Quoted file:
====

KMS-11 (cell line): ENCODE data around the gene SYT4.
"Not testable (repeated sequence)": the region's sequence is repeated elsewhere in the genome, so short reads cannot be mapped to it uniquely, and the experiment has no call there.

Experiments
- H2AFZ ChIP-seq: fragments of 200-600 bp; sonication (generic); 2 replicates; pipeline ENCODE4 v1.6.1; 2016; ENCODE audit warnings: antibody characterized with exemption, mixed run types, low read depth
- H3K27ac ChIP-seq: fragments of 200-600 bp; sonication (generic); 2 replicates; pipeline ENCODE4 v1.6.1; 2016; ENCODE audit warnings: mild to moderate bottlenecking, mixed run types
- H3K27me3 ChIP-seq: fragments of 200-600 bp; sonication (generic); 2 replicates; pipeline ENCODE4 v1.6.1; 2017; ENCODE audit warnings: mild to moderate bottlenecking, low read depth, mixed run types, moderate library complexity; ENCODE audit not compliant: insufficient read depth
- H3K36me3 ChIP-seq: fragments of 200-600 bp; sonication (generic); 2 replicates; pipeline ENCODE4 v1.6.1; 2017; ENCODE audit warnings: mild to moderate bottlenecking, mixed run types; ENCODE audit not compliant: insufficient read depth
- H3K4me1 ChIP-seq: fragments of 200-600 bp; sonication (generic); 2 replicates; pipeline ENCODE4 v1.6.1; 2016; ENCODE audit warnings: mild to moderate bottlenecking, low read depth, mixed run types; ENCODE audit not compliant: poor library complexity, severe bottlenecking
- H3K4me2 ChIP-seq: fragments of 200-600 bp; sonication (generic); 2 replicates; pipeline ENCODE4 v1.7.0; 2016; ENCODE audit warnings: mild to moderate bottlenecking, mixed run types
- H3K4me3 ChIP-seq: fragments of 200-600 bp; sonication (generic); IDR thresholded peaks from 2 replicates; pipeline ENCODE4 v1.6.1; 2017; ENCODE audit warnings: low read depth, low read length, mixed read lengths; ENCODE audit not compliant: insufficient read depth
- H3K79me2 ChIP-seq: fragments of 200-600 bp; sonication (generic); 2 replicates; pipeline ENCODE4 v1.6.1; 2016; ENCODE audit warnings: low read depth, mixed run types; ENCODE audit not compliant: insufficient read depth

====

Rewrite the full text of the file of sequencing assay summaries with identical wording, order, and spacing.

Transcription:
KMS-11 (cell line): ENCODE data around the gene SYT4.
"Not testable (repeated sequence)": the region's sequence is repeated elsewhere in the genome, so short reads cannot be mapped to it uniquely, and the experiment has no call there.

Experiments
- H2AFZ ChIP-seq: fragments of 200-600 bp; sonication (generic); 2 replicates; pipeline ENCODE4 v1.6.1; 2016; ENCODE audit warnings: antibody characterized with exemption, mixed run types, low read depth
- H3K27ac ChIP-seq: fragments of 200-600 bp; sonication (generic); 2 replicates; pipeline ENCODE4 v1.6.1; 2016; ENCODE audit warnings: mild to moderate bottlenecking, mixed run types
- H3K27me3 ChIP-seq: fragments of 200-600 bp; sonication (generic); 2 replicates; pipeline ENCODE4 v1.6.1; 2017; ENCODE audit warnings: mild to moderate bottlenecking, low read depth, mixed run types, moderate library complexity; ENCODE audit not compliant: insufficient read depth
- H3K36me3 ChIP-seq: fragments of 200-600 bp; sonication (generic); 2 replicates; pipeline ENCODE4 v1.6.1; 2017; ENCODE audit warnings: mild to moderate bottlenecking, mixed run types; ENCODE audit not compliant: insufficient read depth
- H3K4me1 ChIP-seq: fragments of 200-600 bp; sonication (generic); 2 replicates; pipeline ENCODE4 v1.6.1; 2016; ENCODE audit warnings: mild to moderate bottlenecking, low read depth, mixed run types; ENCODE audit not compliant: poor library complexity, severe bottlenecking
- H3K4me2 ChIP-seq: fragments of 200-600 bp; sonication (generic); 2 replicates; pipeline ENCODE4 v1.7.0; 2016; ENCODE audit warnings: mild to moderate bottlenecking, mixed run types
- H3K4me3 ChIP-seq: fragments of 200-600 bp; sonication (generic); IDR thresholded peaks from 2 replicates; pipeline ENCODE4 v1.6.1; 2017; ENCODE audit warnings: low read depth, low read length, mixed read lengths; ENCODE audit not compliant: insufficient read depth
- H3K79me2 ChIP-seq: fragments of 200-600 bp; sonication (generic); 2 replicates; pipeline ENCODE4 v1.6.1; 2016; ENCODE audit warnings: low read depth, mixed run types; ENCODE audit not compliant: insufficient read depth